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Battery materials  technology specialist Nano One [TSXV:NNO / FRA:LBMB] has entered into a cathode evaluation and benchmark agreement with an as yet unnamed US-based auto manufacturer to jointly evaluate Nano One’s cathode materials for automotive lithium ion batteries. Financial terms for the project are being kept confidential.

The goal of this project is to evaluate the performance and commercial benefit of Nano One’s patented One-Pot process for nickel rich and cobalt free cathode materials in electric vehicle applications.While we don’t have any further clues as to the identity of the partner firm, Nano One CEO Dan Blondal did say the firm was “a major global EV leader.” He also confirmed that this relationship was a long term commercial arrangement.

Hamutal Ben Bassat, VP of Business Development for Nano One, said:

“This agreement formalises efforts that began earlier this year and aligns Nano One with its second major automotive company. These are formative steps in developing a long term relationship. We are confident that given economic viability it will lead to commercial opportunities and strategies to integrate Nano One’s technologies into the electric vehicle value chain.”

This is big news for Nano One’s prospects in EV processes

While details are being kept circumspect, this certainly looks like major progress for the company Nano One’s technology is going to be very attractive for EV manufacturers or those considering entry into the market, as they seek to keep the sourcing of materials and the manufacturing of batttery materials as environmentally tight as possible.

Criteria emerging from within the European Union, for example, are pointing to very demanding rules surrounding the supply chains for vehicles, which are going to raise the bar way above where it is right now.

Nano One’s One-Pot process forms durable single crystal cathode powders and protective coatings simultaneously, directly from sulfate-free metal salts and lithium carbonate. It is an environmentally inspired process using limited water and produces no waste stream.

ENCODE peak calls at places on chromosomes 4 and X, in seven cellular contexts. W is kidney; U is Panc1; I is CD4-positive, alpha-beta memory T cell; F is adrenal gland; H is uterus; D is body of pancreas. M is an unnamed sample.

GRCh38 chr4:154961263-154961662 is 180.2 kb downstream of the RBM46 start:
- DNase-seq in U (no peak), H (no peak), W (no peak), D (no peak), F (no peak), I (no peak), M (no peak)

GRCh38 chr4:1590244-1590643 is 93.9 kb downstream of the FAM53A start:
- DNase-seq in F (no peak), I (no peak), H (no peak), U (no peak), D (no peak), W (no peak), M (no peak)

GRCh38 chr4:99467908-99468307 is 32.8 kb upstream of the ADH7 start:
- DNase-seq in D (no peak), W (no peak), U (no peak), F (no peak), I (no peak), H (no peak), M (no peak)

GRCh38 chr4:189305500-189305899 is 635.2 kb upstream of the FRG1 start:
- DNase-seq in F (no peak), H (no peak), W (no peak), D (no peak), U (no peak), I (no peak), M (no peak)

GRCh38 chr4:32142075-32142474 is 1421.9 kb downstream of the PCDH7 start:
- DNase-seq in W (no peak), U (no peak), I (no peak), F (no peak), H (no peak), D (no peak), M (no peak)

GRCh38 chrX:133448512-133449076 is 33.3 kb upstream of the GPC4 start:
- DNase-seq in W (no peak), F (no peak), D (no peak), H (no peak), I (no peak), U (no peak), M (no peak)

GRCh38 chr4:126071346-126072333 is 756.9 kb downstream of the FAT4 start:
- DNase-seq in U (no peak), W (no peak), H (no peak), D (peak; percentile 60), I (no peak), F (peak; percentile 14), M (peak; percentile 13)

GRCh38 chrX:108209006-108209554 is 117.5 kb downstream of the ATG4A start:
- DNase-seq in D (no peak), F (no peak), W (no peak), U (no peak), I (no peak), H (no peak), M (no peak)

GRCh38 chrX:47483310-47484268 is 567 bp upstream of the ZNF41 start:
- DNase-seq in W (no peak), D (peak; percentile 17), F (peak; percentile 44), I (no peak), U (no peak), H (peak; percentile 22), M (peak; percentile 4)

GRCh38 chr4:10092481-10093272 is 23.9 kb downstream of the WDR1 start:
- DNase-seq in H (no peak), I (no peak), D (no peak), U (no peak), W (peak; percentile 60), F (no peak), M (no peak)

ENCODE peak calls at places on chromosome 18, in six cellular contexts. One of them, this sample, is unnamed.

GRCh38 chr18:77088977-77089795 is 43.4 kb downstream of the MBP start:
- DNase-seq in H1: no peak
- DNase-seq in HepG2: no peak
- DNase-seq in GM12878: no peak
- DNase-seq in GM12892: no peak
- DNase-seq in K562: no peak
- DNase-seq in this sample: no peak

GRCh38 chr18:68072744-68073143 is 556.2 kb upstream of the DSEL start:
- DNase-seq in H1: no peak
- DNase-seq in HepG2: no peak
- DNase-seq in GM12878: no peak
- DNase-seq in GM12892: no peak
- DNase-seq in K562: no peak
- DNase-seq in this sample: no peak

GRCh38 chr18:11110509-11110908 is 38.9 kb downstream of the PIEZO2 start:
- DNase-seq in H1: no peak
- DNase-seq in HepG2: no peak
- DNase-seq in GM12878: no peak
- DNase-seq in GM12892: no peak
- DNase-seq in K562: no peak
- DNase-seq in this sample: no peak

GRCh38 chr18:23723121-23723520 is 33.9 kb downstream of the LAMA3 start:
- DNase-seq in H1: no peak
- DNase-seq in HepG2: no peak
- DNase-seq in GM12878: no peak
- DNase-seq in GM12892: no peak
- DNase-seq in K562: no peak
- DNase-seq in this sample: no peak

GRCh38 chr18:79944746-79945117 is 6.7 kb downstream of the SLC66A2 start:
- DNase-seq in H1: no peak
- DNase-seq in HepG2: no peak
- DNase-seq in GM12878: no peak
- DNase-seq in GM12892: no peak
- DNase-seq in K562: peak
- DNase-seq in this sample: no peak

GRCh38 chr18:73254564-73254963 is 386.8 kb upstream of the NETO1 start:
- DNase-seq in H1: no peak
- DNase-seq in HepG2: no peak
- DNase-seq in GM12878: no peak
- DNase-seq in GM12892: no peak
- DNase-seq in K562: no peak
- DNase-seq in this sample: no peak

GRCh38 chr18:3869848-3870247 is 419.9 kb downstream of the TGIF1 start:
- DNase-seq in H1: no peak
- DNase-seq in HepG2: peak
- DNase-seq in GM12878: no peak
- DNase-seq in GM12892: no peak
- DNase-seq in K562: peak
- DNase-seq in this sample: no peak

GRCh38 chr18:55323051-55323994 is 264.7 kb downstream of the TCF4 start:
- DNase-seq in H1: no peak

The process eliminates intermediate products, additional coating steps and the costly requirements for metal-sulfates and lithium hydroxide feedstocks. This aligns Nano One with the sustainability and cost objectives of automotive companies, investment communities and governmental infrastructure initiatives.

“We are well positioned with many strategic opportunities and we have the momentum, core competency and working capital to execute on our business plans,” Blondal said.

We are left to speculate as to the identity of this new partner. We continue to see Nano One as a highly interesting player in the battery materials technology space, with enormous potential in the EV space. As EV companmies start to scale up their manufacturing activities, they are going to continue to run into the expense, efficiency and ESG considerations that swirl around battery manufacturing, from digging cobalt out of the ground to eventual battery assembly.

The Armchair Trader started covering Nano One in December 2019; since then its share price has risen almost 200% (up 192% at the end of November 2020). Shares in the company were already picking up speed at the time of writing, up 12% at CAD 4.1.

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Please note this article does not constitute investment advice. Investors are encouraged to do their own research beforehand or consult a professional advisor.

Stuart Fieldhouse

Stuart Fieldhouse

Stuart Fieldhouse has spent 25 years in journalism and marketing, including as a wealth management editor for the Financial Times group, covering capital markets and international private banking, and as an investment banking correspondent for Euromoney in Hong Kong. He was the founder editor of The Hedge Fund Journal.

Stuart has worked at CMC Markets, supporting the re-launch of its global financial spread betting and CFD trading platforms. He is also the author of two books on trading, published by Financial Times Pearson. Based in The Armchair Trader’s London office, Stuart continues to advise fund managers, private banks, family offices and other financial institutions.

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